Drexel University College of Medicine
Oral and Maxillofacial Surgery Residency Program
Division Chair: Michael A. Bianchi, DDS
Program Director: Nabil A. Abaza, DMD, M.S., Ph.D.
Program Coordinator: Dale D. Dool, EFDA
Overview of the Residency Program
The six-year Drexel University College of Medicine Oral & Maxillofacial Surgery Residency Program is an accredited advanced dental specialty program. It is designed to prepare the resident for practice, consultation, subspecialty training, and academic leadership within the field of Oral & Maxillofacial Surgery (OMFS).
This intensive M.D./OMFS Program integrated two years of medical school with the remaining four years for integrating general surgery, and clinical/didactic Oral & Maxillofacial Surgery training into a single, six-year program whereby successful graduates will:
- Obtain a medical degree
- Complete two years of general surgery residency
- Receive certification as an oral and maxillofacial surgeon meeting all ABOMS requirements
- Become eligible to sit for the American Board of Oral & Maxillofacial Surgery Examination
Our graduates are trained to:
- Interact with peers and colleagues in dentistry, medicine, and surgery
- Practice the full scope of the OMFS specialty with a broad-based world view of the health science
- Provide holistic care and maintain compassionate and ethical relationships with patients, peers, and the support staff
- Identify disease/disorders not generally in the immediate scope of their expertise and make appropriate referrals
- Teach effectively and become members of the teaching faculties and obtain American Board of Oral & Maxillofacial Surgery Certification
- Be a lifelong learner
The Oral & Maxillofacial Surgery Program
Oral and maxillofacial surgery, as defined by the American Association of Oral Maxillofacial Surgeons, is the specialty of dentistry that includes the diagnosis, surgical, and adjunctive treatment of diseases, injuries, and defects involving both the functional and aesthetic aspects of the hard and soft tissues of the oral and maxillofacial regions. It is the goal of the Division of Oral & Maxillofacial Surgery at Drexel University College of Medicine to provide the best possible learning environment, resources, instruction and clinical exposure wherein residents may develop the broad knowledge base and clinical expertise needed to practice the full scope of the OMFS specialty.
As an M.D./OMFS integrated program, our medical school provides the basic science and medical knowledge base: general surgery and OMFS provide training in the total management of the surgical patient and OMFS specialty. Elective clerkships during medical school, coupled with rotations during general surgery, meet the program’s requirements in anesthesia, head and neck surgery, and plastic surgery. Special courses provide additional training cosmetic, microsurgery, and cleft lip/cleft palate surgery.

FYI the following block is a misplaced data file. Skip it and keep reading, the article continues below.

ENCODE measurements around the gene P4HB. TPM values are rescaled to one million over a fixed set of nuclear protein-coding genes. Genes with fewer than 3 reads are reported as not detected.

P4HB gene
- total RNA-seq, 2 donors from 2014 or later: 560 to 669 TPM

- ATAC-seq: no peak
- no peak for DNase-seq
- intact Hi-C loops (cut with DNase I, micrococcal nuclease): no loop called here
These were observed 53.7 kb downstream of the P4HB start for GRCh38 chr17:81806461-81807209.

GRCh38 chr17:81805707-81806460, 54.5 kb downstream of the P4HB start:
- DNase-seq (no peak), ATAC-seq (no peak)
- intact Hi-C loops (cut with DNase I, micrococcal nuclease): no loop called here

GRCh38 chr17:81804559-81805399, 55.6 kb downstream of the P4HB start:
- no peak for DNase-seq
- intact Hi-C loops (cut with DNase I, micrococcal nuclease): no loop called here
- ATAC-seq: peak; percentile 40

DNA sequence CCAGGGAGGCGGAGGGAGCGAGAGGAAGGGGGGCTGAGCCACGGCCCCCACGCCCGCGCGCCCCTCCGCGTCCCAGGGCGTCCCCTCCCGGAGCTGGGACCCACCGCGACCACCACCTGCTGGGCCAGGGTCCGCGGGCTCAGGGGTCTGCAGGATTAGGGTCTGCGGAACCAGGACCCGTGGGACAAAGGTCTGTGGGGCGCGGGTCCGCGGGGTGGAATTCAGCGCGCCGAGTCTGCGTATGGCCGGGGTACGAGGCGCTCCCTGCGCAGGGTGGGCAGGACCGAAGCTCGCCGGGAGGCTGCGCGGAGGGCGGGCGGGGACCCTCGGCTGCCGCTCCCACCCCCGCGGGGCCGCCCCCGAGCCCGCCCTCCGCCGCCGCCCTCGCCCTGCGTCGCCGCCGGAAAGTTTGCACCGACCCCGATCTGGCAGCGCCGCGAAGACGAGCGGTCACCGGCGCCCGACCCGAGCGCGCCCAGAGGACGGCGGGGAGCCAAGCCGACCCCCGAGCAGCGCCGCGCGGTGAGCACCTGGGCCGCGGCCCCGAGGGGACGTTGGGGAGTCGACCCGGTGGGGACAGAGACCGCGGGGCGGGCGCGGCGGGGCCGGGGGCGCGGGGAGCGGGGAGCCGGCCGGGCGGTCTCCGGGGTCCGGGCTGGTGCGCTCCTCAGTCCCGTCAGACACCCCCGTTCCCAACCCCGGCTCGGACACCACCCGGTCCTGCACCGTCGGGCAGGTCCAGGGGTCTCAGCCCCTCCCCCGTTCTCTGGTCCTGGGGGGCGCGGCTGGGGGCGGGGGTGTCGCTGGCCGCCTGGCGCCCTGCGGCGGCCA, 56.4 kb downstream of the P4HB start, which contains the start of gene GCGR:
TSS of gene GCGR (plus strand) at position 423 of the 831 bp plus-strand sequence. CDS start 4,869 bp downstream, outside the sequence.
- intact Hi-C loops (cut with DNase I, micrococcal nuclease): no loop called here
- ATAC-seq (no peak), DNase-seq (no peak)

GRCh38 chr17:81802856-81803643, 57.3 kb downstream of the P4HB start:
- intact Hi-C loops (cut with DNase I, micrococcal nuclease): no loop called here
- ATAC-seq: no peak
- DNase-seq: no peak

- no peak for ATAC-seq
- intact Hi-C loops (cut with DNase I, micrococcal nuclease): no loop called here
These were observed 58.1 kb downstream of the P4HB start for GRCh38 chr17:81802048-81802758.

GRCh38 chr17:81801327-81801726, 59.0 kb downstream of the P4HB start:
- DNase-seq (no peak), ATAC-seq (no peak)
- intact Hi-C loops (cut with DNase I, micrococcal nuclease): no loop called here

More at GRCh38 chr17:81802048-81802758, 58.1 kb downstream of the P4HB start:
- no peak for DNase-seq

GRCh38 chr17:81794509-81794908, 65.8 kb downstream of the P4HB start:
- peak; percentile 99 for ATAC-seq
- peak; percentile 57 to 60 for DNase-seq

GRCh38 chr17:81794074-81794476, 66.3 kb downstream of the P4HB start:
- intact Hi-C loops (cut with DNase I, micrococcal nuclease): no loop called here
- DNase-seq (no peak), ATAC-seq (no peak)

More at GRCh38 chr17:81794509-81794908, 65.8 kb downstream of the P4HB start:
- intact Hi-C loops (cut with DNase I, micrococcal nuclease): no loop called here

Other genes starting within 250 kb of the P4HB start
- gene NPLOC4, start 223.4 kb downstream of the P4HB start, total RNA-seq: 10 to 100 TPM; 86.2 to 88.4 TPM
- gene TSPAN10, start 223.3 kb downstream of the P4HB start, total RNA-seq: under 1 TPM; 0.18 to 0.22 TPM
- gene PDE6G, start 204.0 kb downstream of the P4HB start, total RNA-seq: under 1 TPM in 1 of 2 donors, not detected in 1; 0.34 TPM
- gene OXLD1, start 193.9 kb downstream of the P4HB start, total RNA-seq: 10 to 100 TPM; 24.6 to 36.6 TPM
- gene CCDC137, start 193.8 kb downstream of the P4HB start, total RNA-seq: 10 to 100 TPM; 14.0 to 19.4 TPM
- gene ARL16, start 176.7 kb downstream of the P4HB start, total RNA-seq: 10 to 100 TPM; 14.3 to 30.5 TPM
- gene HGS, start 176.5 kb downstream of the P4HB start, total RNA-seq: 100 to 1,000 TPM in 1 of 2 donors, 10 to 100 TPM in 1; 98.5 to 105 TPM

The first-year resident will examine and treat patients in the outpatient clinic, maintain the in-house patient census, rotate on the call schedule 10 to 12 days monthly and assist/observe in the operating room when assigned. The resident actively participates in the very active ambulatory general anesthesia patient load. Medical school training also begins during the first year with the Introduction to Clinical Medicine courses, which helps prepare residents for Step 1 of the United States Medical Licensing Examination (USMLE) and advanced standing admission to the medical school.
Having been accepted with advance standing to the medical school, the OMFS residents begin third-year medical clerkship during the second year. Continuation as a medical student depends upon successful completion of the USMLE Step 1. Failure of USMLE Step 1 results in removal from the clerkship pending reexamination in the fall.
The third year of residency is the last year of medical school and consists of senior medical clerkships, including clerkships in oral and maxillofacial surgery and anesthesia needed to meet the requirements of the Oral & Maxillofacial Surgery Program. Residents receive their medical degree and take the USMLE Step 2 at the end of this year.
Residents spend their fourth year in the General Surgery Residency Program as a PGY-2 staff member. This is not merely a rotation, as the resident is officially part of the general surgery service. At the end of this year, USMLE Step 3 is taken.
Residents spend their fifth year as a PGY-3 staff member of the general surgery residency. A total of six months must be oral and maxillofacial surgery rotations during this year.
The final year is chief resident year. The chief resident has significant responsibilities for managing patients, covering the outpatient clinical and assisting in the training of junior residents. Completion of research and a publication of a paper are expected during this year, and participation in additional subspecialty training courses is available to residents demonstrating interest and accomplishment.
Please note that residents are employed by and insured by the hospital; they are not employees of Drexel University College of Medicine.